Member Carolyn Greene advocated strongly for a project manager although her fellow committee member Al Terranova was put off by the potential cost.
WILLIAMSTOWN, Mass. — The Mount Greylock School Transition Committee formalized a phased approach to constructing a multipurpose building and renovating athletic fields on Wednesday and created two subcommittees to oversee the approach.
The board had determined to move in that direction at last month's meeting but had held off on approving the $173,600 required for architects Perkins Eastman in Boston to develop planning documents and permitting for the building.
Those funds were also approved at Wednesday's meeting at Williamstown Elementary School but not until after committee member Carolyn Greene asked for a clarification to be made to the last meeting's minutes. Greene, who did not attend the July meeting, said there was a reference to an amendment in the minutes that seemed to indicate the money had been OK'd.
Greene also advocated strongly for a project manager to be brought on board before the project got too far along.
"Mount Greylock has done projects without project managers and it doesn't go so well," said the former chairman of the Mount Greylock Regional School Committee, who thought one should have been hired already. "I want to absolutely be sure that we have a professional project manager on this project so that we're not going along with the architect without somebody looking out for our interests, which is the role of the project manager."
The transition committee -- the midway panel in the transitioning of Mount Greylock Regional and Williamstown and Lanesborough school districts into one district -- is picking up the charge on developing an administrative building and completion of certain other work on the Mount Greylock Regional School site.
The $65 million high and middle school will open in time for the school year but it has required the central administration for the district to move out and will not include certain field improvements -- neither of which are covered under the Massachusetts School Building Authority.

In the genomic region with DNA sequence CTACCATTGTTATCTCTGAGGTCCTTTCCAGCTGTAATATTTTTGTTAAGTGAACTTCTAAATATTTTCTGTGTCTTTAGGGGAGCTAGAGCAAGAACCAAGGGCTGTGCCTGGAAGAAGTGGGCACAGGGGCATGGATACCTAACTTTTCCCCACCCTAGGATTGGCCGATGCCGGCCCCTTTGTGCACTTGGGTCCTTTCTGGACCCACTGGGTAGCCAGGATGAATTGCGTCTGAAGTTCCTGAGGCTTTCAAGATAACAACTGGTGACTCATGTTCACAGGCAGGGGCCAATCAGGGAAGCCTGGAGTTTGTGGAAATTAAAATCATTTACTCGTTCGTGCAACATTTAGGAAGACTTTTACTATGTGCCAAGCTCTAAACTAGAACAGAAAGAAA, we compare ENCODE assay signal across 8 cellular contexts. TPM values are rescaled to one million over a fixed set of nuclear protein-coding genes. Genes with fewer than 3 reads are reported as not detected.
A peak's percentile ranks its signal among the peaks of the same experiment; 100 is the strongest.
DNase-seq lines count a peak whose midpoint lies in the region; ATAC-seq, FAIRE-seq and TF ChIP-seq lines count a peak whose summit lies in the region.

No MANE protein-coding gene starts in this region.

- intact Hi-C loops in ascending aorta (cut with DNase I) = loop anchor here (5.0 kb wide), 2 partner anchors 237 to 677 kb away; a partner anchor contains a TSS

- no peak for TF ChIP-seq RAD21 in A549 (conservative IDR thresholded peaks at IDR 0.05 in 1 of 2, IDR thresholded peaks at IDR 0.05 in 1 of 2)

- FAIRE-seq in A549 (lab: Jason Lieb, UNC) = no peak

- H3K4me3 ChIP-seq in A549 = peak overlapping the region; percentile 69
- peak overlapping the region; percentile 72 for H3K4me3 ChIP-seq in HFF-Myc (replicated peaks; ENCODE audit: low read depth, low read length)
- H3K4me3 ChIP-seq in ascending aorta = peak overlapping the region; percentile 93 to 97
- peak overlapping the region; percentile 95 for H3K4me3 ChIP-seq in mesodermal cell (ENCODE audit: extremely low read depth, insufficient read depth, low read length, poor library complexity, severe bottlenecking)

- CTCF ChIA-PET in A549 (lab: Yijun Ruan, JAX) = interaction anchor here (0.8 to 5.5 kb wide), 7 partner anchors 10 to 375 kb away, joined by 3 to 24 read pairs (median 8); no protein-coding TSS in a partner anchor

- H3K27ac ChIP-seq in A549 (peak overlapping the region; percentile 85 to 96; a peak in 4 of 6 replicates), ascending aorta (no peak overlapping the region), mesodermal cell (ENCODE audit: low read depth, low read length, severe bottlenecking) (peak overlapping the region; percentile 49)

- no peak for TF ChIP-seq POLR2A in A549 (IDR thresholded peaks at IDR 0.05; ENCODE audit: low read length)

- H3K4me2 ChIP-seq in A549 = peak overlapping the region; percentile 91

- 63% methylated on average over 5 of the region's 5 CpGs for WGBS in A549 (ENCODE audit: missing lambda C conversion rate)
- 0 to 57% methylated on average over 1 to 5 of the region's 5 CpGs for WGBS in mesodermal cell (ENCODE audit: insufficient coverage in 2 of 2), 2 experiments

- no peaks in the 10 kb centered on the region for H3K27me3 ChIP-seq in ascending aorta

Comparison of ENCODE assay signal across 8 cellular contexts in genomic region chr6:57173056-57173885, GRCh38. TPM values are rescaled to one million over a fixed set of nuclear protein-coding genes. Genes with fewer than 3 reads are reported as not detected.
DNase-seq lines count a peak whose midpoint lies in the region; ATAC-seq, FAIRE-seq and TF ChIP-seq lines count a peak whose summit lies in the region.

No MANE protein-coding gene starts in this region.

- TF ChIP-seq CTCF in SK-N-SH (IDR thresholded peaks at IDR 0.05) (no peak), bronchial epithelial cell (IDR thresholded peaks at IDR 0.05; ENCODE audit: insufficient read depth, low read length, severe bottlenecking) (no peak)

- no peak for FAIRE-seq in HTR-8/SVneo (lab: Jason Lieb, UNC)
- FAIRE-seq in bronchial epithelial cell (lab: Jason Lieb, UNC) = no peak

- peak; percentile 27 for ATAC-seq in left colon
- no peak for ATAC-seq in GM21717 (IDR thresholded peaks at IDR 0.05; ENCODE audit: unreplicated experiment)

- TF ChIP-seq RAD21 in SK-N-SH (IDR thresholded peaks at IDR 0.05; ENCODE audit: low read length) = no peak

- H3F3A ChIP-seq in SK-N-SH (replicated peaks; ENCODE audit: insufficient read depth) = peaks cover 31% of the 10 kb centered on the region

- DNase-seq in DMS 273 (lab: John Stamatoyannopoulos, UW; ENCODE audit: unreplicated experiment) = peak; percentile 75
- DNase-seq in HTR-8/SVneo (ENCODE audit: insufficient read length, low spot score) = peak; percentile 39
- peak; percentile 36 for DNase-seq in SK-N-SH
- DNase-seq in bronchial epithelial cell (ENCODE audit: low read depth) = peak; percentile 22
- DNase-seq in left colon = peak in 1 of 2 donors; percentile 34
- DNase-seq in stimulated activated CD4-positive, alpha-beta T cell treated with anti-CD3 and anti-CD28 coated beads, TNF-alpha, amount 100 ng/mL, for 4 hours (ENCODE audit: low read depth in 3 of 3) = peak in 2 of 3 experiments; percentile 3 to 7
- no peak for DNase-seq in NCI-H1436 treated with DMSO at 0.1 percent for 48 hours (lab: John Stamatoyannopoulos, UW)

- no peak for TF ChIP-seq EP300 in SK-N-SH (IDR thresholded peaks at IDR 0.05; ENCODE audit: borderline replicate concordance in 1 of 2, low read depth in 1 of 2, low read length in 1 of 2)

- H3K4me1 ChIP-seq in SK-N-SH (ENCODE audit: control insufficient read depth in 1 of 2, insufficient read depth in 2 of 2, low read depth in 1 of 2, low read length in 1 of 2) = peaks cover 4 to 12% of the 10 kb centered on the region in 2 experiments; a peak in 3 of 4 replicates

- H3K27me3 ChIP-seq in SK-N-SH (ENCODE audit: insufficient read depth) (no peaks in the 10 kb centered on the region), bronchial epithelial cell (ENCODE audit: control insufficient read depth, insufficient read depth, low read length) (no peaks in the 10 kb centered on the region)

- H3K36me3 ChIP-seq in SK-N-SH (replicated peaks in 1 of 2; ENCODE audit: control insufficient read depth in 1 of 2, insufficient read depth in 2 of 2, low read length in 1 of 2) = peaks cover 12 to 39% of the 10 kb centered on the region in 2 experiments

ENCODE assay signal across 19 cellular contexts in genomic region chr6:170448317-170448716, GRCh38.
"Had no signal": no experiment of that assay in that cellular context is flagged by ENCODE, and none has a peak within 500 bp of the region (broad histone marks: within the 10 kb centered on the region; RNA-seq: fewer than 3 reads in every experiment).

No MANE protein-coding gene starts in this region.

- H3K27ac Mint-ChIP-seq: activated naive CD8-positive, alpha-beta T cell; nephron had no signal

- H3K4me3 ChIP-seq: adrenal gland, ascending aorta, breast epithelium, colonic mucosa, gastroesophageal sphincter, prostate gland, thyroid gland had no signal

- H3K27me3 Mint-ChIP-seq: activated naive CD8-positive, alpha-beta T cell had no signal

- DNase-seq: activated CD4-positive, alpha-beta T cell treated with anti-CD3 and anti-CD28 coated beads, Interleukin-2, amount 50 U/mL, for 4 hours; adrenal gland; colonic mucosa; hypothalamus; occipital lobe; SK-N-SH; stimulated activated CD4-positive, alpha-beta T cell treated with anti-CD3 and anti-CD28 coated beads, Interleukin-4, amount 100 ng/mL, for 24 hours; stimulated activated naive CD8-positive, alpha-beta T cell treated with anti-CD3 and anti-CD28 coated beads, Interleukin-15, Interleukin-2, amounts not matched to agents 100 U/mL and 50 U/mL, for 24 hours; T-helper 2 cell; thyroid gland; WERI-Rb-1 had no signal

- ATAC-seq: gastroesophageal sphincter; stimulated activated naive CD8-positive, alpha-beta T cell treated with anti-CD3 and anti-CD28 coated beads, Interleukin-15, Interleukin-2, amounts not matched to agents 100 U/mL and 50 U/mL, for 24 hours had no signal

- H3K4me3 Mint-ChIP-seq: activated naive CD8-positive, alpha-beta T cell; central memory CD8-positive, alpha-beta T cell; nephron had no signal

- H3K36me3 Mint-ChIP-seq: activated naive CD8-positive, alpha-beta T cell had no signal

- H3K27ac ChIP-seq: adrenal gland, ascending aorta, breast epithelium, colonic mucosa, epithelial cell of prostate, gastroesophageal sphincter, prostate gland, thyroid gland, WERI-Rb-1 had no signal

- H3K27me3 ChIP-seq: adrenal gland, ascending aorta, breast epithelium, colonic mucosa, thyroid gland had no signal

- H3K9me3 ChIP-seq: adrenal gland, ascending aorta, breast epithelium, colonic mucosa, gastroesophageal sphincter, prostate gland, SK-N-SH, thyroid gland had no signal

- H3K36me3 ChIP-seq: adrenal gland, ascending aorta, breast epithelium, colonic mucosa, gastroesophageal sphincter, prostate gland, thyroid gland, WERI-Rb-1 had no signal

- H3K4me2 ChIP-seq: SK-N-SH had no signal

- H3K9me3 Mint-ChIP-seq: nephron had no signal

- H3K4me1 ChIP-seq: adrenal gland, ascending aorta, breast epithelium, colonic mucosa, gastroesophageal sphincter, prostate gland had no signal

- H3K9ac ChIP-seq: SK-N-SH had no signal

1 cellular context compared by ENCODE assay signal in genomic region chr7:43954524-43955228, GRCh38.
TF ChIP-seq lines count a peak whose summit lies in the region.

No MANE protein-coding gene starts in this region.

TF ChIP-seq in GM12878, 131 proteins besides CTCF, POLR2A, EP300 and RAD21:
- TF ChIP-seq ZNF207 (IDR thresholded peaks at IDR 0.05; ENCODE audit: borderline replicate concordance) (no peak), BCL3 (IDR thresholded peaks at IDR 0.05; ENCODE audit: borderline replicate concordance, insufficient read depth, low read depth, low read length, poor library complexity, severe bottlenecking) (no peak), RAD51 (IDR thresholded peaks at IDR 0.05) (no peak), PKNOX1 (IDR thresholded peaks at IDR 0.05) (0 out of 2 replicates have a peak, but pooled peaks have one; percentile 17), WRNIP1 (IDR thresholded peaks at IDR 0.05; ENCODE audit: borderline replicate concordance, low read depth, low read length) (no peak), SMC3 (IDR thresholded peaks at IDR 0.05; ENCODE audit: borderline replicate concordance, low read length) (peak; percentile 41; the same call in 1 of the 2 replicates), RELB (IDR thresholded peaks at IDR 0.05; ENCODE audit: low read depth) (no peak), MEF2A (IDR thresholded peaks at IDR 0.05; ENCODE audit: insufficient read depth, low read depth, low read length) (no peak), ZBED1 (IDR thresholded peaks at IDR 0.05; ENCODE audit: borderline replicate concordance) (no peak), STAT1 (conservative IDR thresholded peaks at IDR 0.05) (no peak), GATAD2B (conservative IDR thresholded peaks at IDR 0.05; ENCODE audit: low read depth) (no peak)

The plan is to use part of a $5 million gift from Williams College to build a 6,000-square-foot multipurpose building at Mount Greylock that will hold not only central office but can be used for facility and athletic storage, for cross country skis storage and maintenance and public bathrooms for outdoor events. It would also include some parking and accessways.
The $2.2 million building would be Phase 1; Phase 2, at $1.3 million, would encompass updating fields to comply with current codes, though the school district would like to add in bleachers and other amenities and another field to allow for rotation. The balance of $1.5 million would be banked with restrictions to limit its use for capital projects.
The phased approach is seen as a way not to limit the construction under one contractor -- and possibly gain donations that include in-kind for the second phase to build out the athletic fields beyond the limited funds available.
Committee member Dan Caplinger said his major concern on phasing the projects was if it would cost more. Chairman Joseph Bergeron said he had been told no, it wouldn't, by the architects.
"Their response was no actually because Phase 2 was going to be site work exclusive you're probably going to end up paying less," he said. "We had gotten this overall picture down to $3.8 [million], which is now $3.5 [million]. ...
"For $3.8 [million] we could do what you see here in Phase 1 plus all of the ADA compliance, all of the Title IX, which is getting the softball field up to par with the varsity baseball field and having a new grass field ... which has not existed in the past along with refurbishing the fields we already have. ...
"What that does not do is bleachers, it does not do lighting for this field, that does not do additional fields so we can introduce additional fields to not abuse individual fields as much as we have the last 60 years, and it does not introduce a track."
Member Alan Terranova thought it important to get the superintendent and her staff into a building on campus while providing time to seek further funding for the fields.
"I think there's a feeling that we're confident we can come up with another 300,000 bucks," he said. "Not by bake sales but other funding."
Member Steven Miller also thought focusing on the fields as a separate issue was a good idea: "I think it's easier to target community members on."
The board approved the development of two subcommittees: Phase 1 would have members Bergeron, Greene and Christopher Dodig; Phase 2 would be Bergeron, Terranova and Miller.
Each subcommittee would come back with recommendations for community and professional members with the appropriate skills. The Phase 1 subcommittee was also charged with beginning the process of hiring a project manager. The focus of the Phase 2 subcommittee would be to fill out with more members who could also do outreach in the community.
"It is imperative to have students on the Phase 2 committee," advised Greene.
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